Cyclin D proteins not required for development of tissues, as previously believed
In an experiment that appears to refute current theory, Dana-Farber Cancer Institute scientists have found that removing three key proteins believed essential to cell division and growth had little impact on normal tissue development of a mouse embryo. These same proteins, when overly active, have been linked to cancer cell proliferation.
With one significant exception, the absence of proteins called cyclin D1, D2, and D3 seemed to have no deleterious effect on development of the tissues and organs of laboratory mouse embryos. "D-type cyclins" are molecules that sense growth signals from the cell’s environment and, when appropriate, switch on cell division and growth. But when the system is faulty, the cyclins over-respond to the growth signals and can cause cancerous growth. The discovery that these proteins aren’t indispensable lends encouragement to an idea that blocking overactive cyclins could halt the growth of cancer.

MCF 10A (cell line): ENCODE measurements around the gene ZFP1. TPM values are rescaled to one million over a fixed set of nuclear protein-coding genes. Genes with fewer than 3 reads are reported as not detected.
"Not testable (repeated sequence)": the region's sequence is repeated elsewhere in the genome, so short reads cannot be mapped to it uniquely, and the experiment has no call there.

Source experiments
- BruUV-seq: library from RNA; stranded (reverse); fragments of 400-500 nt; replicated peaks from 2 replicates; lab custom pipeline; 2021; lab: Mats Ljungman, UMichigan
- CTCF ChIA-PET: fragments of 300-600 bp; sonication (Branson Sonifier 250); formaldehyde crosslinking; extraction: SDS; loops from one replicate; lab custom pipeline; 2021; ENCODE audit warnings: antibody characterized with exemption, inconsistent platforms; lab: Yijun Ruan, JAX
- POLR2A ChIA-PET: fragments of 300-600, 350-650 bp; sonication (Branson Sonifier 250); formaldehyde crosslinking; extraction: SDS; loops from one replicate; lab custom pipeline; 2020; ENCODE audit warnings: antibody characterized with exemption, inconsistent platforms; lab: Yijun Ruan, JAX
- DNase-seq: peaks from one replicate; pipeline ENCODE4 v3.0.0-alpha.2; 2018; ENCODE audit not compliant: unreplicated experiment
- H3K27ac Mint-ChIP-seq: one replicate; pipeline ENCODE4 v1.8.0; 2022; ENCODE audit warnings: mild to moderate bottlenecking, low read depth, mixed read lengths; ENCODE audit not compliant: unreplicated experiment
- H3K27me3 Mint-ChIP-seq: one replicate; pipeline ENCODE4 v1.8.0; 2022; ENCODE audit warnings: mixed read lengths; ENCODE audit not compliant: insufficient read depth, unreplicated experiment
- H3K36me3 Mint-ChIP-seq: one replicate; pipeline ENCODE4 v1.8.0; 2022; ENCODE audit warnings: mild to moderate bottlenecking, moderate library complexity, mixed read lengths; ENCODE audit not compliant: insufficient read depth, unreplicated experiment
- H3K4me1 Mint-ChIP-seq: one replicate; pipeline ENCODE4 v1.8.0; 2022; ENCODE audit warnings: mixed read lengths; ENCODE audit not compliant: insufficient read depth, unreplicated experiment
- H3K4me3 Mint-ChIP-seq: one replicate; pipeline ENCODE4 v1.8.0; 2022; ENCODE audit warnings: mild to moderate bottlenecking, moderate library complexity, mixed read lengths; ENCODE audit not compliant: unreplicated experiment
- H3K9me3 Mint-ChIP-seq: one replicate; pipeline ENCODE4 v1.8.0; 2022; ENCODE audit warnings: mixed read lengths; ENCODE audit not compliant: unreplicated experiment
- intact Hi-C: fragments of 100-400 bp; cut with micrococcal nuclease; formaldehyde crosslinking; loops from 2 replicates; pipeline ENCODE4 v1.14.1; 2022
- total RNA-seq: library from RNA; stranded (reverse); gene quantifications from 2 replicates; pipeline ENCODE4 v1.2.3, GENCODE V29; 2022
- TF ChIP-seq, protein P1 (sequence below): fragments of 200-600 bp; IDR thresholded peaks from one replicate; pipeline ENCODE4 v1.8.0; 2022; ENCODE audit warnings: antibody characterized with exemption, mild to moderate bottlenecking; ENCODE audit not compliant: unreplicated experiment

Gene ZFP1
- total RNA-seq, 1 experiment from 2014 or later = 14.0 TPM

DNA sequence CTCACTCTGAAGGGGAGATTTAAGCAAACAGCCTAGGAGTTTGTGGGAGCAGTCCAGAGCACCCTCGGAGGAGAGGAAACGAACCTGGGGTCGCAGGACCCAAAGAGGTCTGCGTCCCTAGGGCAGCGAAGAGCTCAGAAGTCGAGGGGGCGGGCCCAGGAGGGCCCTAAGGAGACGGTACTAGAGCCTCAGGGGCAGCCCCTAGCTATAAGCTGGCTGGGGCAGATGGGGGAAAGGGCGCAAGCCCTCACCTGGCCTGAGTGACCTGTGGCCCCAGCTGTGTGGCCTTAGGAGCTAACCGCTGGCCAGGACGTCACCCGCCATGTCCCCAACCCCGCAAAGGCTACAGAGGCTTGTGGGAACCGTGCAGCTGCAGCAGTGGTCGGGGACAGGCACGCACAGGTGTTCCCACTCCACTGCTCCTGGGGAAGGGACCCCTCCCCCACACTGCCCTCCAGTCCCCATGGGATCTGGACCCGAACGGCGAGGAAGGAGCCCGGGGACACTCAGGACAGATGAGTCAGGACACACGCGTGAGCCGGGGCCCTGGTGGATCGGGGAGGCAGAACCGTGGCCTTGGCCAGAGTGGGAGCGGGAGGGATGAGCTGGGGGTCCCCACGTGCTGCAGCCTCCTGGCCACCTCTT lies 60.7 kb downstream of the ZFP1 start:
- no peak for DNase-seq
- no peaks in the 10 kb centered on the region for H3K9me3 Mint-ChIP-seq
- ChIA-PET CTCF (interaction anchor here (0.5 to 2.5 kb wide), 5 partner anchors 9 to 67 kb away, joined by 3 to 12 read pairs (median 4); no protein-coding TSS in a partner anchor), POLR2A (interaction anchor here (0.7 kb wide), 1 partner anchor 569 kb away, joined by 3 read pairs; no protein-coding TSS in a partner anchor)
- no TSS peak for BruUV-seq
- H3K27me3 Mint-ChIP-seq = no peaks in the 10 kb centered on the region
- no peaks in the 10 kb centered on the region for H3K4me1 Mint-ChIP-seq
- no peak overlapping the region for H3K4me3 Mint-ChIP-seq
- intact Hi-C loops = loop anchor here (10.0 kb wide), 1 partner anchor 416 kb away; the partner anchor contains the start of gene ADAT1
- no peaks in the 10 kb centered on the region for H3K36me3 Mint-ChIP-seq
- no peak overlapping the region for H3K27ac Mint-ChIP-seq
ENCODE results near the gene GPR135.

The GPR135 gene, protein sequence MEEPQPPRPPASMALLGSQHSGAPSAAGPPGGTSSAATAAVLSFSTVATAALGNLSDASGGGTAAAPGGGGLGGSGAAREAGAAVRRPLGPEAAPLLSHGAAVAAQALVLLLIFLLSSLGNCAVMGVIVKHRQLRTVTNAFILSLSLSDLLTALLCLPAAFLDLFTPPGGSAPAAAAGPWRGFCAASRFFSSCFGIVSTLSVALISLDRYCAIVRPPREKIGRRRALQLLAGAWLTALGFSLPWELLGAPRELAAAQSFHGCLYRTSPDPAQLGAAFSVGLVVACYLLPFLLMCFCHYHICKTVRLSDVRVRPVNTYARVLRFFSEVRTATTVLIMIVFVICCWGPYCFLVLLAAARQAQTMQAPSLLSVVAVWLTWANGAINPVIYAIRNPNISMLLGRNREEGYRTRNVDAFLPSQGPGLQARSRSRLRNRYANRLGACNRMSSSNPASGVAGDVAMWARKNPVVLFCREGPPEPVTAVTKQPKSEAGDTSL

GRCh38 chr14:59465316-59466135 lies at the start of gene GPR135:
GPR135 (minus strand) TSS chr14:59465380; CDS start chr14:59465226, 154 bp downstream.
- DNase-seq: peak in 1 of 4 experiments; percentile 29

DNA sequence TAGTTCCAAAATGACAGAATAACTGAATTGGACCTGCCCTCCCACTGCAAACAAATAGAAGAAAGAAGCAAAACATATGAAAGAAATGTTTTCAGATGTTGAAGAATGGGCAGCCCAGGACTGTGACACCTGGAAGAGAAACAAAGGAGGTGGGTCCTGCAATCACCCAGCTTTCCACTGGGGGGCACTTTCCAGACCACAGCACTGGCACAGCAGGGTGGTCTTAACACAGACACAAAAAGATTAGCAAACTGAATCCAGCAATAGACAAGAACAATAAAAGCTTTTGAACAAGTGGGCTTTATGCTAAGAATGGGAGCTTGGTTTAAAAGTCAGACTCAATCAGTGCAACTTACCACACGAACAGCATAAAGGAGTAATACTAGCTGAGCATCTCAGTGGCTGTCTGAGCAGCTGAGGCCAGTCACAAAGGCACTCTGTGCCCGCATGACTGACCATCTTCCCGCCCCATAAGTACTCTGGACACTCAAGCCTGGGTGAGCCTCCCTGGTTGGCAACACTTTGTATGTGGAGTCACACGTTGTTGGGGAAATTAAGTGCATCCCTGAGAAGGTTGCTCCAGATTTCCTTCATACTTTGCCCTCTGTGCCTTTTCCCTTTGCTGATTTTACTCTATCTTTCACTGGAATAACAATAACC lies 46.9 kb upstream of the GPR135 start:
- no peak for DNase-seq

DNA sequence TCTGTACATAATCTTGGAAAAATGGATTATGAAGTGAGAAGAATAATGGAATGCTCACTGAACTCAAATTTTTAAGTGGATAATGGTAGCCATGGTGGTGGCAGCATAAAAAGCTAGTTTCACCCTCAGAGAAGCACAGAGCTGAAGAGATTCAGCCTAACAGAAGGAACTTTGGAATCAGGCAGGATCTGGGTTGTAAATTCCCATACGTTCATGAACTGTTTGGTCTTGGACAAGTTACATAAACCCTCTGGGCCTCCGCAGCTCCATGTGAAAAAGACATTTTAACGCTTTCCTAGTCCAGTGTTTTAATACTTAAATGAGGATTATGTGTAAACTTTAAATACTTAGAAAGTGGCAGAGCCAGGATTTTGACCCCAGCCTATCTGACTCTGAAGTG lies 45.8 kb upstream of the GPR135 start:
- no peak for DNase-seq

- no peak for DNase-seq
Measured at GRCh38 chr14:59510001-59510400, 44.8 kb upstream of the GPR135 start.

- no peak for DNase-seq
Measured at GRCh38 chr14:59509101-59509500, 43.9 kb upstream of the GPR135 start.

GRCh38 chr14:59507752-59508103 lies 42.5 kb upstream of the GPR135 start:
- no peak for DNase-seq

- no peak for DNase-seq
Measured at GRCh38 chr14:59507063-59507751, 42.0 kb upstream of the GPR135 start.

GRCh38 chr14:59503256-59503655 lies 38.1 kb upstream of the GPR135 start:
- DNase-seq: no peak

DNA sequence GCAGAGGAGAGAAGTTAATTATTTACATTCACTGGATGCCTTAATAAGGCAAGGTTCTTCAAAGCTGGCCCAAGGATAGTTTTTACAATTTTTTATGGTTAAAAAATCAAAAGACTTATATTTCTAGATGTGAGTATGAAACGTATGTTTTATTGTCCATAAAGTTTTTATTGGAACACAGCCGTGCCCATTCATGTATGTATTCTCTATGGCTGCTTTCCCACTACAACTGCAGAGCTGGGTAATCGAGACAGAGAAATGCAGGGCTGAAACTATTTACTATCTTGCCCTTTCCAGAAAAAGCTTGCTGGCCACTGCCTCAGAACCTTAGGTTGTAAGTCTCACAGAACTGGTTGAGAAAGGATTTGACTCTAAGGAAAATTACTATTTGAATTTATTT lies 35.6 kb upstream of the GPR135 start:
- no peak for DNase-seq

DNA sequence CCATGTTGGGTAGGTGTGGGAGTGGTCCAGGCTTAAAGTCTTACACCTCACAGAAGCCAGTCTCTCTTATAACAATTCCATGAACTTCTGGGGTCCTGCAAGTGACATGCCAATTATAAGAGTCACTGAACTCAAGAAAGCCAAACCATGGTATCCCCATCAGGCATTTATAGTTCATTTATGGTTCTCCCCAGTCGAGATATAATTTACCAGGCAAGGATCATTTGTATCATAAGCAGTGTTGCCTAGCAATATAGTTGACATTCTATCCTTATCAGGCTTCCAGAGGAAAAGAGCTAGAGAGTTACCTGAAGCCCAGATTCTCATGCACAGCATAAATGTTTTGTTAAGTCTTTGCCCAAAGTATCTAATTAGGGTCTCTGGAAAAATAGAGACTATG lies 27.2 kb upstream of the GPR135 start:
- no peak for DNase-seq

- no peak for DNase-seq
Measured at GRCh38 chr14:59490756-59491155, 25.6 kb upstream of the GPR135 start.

Bill Schaller | EurekAlert!
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